A/C – Furnace Replacement – Payback Periods
DEAR TIM: It is time to replace my 12 year old outdoor air conditioning (A/C) unit. I intend to purchase the highest efficiency unit available. My indoor furnace still has a useful life of approximately 10 years. Does it make economic sense to tear out the good furnace for a new super efficient furnace? Is there anything else to consider in this decision? R. E.
DEAR R.E.: Yikes! You are about to cross over into the most complicated dimension of home construction and maintenance. Heating and cooling equipment and its proper installation is by far the most technical aspect of residential construction. One mistake here and you will be miserable for quite some time. To answer your question, we need to calculate the remaining life cycle cost of your existing furnace. We need your last year's utility bills.
Pick a bill from the spring and the fall of last year when you know your furnace and A/C were not in use. Add these two together, divide by two, and then multiply the result by 14. This total is considered your "base" utility load. I define base load as the sum total of all electric and gas you might use other than that which goes into your furnace or air conditioner. Take all of last year's utility bills and add them together. Subtract the "base" load. The remainder is the annual cost to heat your home. Now, let's project what it is going to cost to heat your home for the next 10 years. Assuming a 2 percent per year increase in fuel costs, multiply your annual heating cost by 11.07. This should give you an accurate cost to heat your home for the next 10 years. We also need to assume that you will not need any major repairs during the next 10 years.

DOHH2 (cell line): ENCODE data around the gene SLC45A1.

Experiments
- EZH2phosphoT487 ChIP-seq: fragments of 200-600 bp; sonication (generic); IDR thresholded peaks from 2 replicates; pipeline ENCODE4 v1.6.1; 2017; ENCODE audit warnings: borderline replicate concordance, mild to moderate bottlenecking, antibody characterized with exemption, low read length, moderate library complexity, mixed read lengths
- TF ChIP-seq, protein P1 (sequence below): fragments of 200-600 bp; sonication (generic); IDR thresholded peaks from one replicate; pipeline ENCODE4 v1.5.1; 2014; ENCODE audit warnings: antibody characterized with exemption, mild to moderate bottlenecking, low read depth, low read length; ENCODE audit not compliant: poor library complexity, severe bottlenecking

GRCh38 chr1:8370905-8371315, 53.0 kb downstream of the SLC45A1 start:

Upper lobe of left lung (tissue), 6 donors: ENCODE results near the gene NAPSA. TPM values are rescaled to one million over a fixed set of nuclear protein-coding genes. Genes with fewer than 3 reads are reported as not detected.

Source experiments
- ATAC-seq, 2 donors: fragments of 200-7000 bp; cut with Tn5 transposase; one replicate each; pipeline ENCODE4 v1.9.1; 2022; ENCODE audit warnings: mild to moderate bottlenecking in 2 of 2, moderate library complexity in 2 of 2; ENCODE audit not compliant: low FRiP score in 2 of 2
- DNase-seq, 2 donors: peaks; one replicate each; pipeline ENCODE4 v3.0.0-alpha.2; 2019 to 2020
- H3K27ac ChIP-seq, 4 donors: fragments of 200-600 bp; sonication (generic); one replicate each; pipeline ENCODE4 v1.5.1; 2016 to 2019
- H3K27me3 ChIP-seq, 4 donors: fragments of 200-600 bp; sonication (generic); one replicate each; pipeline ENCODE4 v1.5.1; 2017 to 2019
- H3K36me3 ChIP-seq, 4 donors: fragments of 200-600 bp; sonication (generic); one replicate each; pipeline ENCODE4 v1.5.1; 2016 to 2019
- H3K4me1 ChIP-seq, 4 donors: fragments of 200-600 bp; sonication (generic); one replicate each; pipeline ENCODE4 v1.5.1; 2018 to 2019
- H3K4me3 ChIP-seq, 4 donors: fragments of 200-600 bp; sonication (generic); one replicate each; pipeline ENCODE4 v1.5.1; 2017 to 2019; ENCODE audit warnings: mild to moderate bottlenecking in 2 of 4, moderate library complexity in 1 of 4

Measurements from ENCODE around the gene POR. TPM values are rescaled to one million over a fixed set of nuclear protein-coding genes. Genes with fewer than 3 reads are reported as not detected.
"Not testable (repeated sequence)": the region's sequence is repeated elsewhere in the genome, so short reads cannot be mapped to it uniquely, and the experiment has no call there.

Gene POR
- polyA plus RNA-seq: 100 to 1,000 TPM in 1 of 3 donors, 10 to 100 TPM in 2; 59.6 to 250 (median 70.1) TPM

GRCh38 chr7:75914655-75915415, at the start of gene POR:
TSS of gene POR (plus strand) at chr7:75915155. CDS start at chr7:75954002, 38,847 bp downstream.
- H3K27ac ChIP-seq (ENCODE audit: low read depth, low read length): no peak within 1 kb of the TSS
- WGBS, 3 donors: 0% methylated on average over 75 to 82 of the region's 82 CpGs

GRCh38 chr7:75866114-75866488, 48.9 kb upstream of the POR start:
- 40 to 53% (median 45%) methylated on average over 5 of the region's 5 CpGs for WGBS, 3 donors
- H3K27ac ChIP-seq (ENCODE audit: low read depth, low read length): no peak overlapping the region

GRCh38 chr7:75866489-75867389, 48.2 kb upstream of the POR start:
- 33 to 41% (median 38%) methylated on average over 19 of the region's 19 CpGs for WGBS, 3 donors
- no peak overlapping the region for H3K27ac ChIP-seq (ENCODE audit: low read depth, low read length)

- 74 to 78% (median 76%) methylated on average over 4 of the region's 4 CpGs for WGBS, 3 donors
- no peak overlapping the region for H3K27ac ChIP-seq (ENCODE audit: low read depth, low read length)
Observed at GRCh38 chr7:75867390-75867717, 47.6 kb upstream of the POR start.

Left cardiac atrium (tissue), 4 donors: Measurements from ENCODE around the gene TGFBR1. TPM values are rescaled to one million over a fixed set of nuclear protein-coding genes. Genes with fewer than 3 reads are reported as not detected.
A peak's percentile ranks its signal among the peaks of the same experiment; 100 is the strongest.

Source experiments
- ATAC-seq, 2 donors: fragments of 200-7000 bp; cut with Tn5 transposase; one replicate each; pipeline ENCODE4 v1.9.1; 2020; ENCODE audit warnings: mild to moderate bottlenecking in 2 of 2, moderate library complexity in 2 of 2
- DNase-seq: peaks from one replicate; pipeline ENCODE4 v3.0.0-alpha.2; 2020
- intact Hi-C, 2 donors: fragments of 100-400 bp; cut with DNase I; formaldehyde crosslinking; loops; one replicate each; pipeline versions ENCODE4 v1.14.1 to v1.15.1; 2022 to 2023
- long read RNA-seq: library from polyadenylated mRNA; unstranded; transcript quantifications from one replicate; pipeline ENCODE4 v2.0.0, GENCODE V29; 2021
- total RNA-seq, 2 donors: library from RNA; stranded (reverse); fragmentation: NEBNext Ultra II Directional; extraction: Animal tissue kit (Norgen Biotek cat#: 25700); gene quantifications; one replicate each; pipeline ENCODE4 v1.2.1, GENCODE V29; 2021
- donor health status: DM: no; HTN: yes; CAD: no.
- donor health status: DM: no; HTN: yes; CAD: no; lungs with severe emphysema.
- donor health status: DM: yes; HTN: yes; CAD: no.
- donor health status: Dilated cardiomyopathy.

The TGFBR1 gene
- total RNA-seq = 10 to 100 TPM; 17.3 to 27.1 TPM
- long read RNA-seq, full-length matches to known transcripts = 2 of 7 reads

Let's look at the new system. For sake of discussion, assume you will be getting a furnace that is 95 percent efficient. Based upon the age of your existing furnace, I will assume that it is approximately 75 percent efficient. In this case, you should experience a dollar savings of approximately 21 percent per year in fuel savings (95 - 75 =20 20/95=21).
Will this savings over the next 10 years pay for the added cost of the new furnace? What kind of interest income can you get if you invest the money you might spend for the new furnace? Will the annual interest income offset a major portion of the higher annual fuel cost you are now experiencing? All of these things and more need to be considered.
It gets worse. There is a possibility that the new A/C unit will not operate at its rated efficiency if you don't modify your existing indoor equipment. Published efficiency ratings of outdoor cooling equipment can only be achieved when they are installed with specific types of indoor equipment.
If you mix and match equipment, ask the contractor for verification that the new A/C unit will, in fact, operate at the published efficiency. Discuss whether or not indoor modifications are necessary. Investigate warranties as well. See which warranty offers the best protection. Study who backs the warranty. Some companies have a third party involved in long term warranty claims. Read the fine print!